One of the weirdest and wildest builds that graced the floor at the SEMA show this year is an old 1970 Dodge D-Series pickup truck with two engines. It was built by New Douglas, Illinois-based shop Plowboy Diesel after joking about an older Dodge truck they had in their shop with an engine bay so big they could stuff two Cummins engines in there. Some measuring revealed that couldn’t be done on the truck they were talking about, but there was enough room in the D-Series.
The engine(s) used in this experiment are the famous Cummins 5.9-liter 6BT inline-six diesel engine commonly referred to simply as the “12-valve.” It’s famous among diesel enthusiasts for its simplicity, reliability, and how easy it is to modify.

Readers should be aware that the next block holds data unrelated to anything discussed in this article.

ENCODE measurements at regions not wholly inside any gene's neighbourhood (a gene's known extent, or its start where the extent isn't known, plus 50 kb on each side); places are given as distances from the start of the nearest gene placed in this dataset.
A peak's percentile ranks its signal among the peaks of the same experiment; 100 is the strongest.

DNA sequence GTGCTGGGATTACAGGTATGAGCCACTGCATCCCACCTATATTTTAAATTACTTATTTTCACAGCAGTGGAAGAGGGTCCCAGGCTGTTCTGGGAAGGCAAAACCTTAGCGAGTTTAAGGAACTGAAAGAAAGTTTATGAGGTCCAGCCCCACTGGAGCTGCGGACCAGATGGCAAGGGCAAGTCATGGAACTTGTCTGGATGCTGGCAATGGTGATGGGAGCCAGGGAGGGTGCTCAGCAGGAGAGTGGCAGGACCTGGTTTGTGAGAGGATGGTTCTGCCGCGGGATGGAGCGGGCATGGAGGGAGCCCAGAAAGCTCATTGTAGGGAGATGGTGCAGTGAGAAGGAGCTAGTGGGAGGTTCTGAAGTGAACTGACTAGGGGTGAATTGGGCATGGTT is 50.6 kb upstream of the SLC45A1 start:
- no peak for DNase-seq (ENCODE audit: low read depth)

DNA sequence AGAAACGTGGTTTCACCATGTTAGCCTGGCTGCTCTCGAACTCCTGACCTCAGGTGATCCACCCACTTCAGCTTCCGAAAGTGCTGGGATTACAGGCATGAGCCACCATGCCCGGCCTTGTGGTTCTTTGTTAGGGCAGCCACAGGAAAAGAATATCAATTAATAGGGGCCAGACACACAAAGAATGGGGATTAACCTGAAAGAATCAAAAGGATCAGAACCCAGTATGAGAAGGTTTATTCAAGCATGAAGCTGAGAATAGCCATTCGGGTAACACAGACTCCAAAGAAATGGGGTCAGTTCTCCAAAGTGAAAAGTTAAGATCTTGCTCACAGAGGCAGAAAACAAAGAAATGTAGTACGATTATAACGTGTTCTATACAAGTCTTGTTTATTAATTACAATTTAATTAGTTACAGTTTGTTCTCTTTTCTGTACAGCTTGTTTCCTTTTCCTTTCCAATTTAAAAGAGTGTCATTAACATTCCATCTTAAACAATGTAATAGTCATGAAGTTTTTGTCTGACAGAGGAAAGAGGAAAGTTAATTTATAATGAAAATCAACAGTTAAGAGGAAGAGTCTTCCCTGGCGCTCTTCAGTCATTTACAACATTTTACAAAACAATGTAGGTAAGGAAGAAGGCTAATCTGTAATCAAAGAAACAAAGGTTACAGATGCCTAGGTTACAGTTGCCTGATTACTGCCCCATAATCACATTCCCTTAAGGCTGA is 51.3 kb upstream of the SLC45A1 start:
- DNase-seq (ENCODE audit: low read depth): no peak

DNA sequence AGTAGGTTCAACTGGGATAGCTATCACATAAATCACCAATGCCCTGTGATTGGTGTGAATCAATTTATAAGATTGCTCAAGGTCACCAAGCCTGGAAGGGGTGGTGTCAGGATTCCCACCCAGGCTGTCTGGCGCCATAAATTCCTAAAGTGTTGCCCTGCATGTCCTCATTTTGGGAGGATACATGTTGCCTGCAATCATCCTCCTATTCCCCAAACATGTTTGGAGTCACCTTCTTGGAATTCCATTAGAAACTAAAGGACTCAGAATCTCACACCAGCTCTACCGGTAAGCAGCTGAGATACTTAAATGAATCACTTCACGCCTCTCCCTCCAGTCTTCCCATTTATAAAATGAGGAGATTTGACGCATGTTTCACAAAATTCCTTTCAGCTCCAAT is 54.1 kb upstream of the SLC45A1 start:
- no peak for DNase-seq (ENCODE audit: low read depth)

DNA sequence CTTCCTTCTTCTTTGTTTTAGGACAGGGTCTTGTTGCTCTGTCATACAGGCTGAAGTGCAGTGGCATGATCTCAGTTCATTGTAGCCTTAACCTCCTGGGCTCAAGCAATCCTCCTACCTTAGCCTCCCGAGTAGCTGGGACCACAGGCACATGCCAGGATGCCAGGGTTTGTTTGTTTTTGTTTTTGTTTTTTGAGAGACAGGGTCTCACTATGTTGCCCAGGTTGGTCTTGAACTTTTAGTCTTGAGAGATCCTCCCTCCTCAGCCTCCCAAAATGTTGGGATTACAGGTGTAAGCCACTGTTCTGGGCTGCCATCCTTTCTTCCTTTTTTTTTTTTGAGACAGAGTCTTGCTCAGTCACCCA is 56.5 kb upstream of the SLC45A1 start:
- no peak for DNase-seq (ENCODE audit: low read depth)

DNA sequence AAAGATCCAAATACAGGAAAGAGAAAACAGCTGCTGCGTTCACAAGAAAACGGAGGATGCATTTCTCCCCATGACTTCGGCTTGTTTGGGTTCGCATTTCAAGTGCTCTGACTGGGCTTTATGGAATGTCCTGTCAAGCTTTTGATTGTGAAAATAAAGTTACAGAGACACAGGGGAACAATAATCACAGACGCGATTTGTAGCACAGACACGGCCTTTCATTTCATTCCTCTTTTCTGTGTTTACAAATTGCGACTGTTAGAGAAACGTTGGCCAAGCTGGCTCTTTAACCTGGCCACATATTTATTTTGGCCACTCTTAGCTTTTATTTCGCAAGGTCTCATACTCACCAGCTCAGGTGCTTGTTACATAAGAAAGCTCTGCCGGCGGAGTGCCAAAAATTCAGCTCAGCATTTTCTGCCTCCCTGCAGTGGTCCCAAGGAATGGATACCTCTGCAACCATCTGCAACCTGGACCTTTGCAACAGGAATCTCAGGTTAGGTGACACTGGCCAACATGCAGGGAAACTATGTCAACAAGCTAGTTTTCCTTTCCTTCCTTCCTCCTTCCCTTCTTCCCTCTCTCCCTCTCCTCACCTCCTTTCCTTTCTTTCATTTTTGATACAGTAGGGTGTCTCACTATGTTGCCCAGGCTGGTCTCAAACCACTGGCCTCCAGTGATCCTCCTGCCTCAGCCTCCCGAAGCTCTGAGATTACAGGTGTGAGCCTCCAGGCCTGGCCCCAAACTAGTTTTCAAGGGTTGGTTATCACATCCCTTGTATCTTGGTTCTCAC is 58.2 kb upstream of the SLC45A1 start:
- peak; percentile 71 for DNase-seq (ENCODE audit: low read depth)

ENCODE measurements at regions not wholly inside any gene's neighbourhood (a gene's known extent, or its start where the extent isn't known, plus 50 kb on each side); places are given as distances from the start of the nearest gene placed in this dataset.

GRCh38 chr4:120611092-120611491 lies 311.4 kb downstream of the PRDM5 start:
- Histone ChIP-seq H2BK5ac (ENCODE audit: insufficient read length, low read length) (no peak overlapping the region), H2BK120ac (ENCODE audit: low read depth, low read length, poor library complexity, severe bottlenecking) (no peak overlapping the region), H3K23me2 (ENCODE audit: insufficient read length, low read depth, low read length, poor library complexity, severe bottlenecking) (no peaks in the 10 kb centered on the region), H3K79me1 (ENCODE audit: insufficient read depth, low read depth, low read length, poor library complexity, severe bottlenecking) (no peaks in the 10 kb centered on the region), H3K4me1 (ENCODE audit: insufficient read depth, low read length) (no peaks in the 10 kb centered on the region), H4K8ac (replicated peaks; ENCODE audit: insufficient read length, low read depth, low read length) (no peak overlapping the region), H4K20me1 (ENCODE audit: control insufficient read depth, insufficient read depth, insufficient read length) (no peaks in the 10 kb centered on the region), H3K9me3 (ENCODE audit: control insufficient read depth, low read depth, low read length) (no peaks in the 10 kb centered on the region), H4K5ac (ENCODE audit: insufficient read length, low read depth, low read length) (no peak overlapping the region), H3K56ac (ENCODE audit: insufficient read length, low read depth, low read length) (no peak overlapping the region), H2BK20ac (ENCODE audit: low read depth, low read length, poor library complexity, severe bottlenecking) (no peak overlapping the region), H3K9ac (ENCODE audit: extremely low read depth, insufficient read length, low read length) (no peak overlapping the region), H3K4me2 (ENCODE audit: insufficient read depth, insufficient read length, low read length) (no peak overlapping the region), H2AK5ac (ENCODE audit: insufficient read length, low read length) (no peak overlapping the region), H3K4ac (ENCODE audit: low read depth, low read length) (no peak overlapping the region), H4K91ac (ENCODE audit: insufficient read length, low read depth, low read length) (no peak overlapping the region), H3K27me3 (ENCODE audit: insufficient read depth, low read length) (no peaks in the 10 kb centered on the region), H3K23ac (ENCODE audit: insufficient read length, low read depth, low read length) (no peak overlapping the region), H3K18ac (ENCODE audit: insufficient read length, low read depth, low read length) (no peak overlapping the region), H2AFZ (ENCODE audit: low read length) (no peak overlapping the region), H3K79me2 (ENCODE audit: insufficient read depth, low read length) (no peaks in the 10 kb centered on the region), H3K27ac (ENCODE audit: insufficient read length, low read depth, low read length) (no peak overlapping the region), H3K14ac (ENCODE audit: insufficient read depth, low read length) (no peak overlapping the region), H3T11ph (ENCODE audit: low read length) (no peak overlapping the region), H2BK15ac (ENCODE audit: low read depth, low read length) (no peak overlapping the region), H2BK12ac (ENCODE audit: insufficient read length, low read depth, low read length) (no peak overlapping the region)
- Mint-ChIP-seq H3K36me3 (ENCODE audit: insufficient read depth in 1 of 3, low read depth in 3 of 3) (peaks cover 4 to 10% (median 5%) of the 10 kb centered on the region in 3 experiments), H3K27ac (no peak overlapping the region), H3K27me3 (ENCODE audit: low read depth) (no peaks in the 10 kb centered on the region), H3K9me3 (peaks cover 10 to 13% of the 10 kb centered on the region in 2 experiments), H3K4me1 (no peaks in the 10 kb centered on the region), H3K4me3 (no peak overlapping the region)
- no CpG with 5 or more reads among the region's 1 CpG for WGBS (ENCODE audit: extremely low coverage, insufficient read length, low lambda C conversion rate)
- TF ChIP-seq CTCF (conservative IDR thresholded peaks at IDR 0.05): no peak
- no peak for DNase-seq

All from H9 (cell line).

Speaking of modifications, this truck has plenty of those. Both engines have compound Borg Warner twin turbochargers making for a total of four turbos. An enormous, custom-built intercooler takes up pretty much the whole front end of the truck while three radiators sit in the bed of the truck to keep everything nice and cool. The engines connect via a custom gear case that delivers power to one shaft for the Track Master 47RE 4-speed automatic transmission.
The frame is completely custom built with airbag suspension at all four corners. As for the exterior, it’s mostly stock and still has what appears to be the original avocado green paint job. The only giveaways that this truck is something special just by looking at it—at least when the hood is on— are the rims, the exhaust cut out in the front quarters, and the radiators and wheels sticking out in the bed if you can see in there.
For all of the flawless restomods, we love to see at SEMA, it’s nice to see a ragged old grain truck that’s packing a big surprise under the hood.